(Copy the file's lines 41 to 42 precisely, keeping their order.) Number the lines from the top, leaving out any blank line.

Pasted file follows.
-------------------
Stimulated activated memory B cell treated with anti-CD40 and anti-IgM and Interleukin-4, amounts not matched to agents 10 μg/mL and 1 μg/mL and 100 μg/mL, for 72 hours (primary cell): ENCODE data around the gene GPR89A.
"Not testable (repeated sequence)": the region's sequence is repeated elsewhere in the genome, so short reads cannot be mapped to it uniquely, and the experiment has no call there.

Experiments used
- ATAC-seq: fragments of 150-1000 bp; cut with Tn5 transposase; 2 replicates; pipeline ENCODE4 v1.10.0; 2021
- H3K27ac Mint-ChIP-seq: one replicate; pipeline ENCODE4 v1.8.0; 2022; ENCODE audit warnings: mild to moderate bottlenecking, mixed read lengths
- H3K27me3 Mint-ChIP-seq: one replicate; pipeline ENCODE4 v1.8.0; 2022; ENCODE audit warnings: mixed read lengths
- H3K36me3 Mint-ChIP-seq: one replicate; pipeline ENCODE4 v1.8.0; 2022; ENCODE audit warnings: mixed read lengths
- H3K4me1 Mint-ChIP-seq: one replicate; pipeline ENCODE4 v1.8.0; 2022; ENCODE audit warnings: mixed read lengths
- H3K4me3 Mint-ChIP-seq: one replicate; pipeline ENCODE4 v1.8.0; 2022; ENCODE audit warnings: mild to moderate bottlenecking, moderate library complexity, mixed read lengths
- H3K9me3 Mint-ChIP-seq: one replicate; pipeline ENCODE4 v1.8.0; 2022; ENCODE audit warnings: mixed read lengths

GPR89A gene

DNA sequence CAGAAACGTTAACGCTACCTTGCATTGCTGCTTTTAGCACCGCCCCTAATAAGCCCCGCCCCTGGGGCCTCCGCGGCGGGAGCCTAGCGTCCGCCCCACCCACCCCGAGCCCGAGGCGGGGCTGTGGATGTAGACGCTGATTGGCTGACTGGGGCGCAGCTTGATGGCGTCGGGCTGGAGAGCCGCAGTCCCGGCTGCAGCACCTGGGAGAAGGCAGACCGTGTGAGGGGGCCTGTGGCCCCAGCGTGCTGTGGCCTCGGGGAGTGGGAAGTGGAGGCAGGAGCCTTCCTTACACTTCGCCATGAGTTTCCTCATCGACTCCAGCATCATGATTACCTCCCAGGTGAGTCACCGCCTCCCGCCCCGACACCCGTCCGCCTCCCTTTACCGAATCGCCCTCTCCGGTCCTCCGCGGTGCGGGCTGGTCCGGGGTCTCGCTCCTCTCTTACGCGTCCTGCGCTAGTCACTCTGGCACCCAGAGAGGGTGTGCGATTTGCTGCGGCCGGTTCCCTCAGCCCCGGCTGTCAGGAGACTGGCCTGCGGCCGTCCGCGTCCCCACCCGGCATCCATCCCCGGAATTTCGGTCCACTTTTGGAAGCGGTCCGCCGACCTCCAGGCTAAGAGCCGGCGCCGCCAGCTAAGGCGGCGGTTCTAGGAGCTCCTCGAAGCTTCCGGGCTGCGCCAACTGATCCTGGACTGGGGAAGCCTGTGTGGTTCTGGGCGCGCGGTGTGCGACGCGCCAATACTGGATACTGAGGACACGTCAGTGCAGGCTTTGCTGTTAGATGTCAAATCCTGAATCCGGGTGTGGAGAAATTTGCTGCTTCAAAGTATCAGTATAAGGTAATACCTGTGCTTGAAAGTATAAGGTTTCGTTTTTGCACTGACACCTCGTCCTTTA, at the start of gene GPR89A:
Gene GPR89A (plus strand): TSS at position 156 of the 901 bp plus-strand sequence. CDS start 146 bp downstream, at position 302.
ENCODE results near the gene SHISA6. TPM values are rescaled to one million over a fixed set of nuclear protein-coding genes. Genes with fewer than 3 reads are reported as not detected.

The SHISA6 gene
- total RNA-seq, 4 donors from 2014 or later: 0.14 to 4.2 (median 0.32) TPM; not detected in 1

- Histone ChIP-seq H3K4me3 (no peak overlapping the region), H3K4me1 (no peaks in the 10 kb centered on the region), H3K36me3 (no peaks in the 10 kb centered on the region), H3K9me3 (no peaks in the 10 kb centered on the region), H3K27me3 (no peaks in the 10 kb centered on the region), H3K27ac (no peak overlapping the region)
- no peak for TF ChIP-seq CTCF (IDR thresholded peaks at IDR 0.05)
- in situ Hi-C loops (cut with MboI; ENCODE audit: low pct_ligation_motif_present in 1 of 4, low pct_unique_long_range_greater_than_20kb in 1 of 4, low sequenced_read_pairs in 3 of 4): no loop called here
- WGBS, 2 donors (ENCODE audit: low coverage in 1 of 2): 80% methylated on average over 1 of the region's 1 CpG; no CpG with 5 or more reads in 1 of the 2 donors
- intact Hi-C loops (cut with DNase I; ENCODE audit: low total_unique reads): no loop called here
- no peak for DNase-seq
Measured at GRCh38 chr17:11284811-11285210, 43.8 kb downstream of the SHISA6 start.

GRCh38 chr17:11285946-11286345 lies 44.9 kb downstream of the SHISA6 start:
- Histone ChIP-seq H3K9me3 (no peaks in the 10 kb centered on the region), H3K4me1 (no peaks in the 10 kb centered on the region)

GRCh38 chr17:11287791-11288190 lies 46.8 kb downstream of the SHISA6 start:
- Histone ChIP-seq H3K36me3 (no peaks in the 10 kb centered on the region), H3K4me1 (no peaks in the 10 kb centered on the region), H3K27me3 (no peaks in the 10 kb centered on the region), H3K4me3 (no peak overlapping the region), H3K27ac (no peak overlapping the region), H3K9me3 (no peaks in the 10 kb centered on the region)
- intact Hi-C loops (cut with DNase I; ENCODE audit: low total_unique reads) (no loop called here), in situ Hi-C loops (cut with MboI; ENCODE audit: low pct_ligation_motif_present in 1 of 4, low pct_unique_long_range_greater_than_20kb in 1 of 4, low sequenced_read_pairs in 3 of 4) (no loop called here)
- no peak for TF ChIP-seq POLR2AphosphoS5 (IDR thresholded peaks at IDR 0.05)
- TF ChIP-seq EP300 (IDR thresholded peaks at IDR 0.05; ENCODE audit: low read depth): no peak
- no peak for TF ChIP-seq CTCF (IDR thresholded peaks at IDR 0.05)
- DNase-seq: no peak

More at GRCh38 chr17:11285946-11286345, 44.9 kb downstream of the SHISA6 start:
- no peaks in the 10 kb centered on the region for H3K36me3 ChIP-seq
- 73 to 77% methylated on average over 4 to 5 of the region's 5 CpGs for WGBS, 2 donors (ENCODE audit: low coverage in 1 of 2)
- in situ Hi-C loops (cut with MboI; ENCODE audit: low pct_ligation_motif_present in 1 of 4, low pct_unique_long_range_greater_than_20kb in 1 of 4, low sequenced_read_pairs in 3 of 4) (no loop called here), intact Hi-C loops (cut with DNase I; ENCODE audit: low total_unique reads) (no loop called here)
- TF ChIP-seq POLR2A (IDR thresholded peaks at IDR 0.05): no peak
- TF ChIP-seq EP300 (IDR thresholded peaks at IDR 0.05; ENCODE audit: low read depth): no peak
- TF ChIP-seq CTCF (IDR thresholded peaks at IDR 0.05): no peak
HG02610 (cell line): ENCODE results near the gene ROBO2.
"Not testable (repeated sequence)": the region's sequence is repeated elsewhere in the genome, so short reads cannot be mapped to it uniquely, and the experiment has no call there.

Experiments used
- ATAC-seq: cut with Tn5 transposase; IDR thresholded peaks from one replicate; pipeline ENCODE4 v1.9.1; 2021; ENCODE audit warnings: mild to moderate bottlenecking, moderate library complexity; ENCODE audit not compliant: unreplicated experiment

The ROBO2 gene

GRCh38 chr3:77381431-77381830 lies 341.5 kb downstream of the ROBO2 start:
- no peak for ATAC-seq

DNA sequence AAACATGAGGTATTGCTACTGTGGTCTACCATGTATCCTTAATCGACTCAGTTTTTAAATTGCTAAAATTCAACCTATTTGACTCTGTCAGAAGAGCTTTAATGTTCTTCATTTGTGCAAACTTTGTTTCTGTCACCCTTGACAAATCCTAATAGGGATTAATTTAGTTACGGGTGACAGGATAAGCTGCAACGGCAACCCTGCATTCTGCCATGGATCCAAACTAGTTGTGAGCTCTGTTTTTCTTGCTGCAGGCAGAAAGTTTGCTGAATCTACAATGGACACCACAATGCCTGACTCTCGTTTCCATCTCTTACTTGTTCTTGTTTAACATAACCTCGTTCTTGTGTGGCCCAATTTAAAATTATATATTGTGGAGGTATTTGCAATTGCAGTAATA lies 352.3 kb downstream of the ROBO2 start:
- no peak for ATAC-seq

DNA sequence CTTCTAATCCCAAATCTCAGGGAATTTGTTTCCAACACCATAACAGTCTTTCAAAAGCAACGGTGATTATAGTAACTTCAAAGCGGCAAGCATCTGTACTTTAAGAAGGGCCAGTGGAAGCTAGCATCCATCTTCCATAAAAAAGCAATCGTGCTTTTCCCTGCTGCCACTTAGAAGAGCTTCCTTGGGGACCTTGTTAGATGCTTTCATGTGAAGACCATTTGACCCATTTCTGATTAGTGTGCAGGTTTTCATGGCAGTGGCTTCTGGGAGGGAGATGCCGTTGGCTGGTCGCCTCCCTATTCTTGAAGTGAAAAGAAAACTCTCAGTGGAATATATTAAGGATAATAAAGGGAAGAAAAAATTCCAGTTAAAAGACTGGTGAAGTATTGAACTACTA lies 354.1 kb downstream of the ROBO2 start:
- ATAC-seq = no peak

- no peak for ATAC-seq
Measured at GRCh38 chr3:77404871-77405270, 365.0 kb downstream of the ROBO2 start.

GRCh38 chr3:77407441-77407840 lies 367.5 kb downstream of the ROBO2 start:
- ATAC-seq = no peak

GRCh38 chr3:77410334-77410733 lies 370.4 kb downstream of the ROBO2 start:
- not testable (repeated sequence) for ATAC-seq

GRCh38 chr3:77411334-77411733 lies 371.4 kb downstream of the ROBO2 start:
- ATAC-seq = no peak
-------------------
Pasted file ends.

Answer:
"Not testable (repeated sequence)": the region's sequence is repeated elsewhere in the genome, so short reads cannot be mapped to it uniquely, and the experiment has no call there.

Experiments used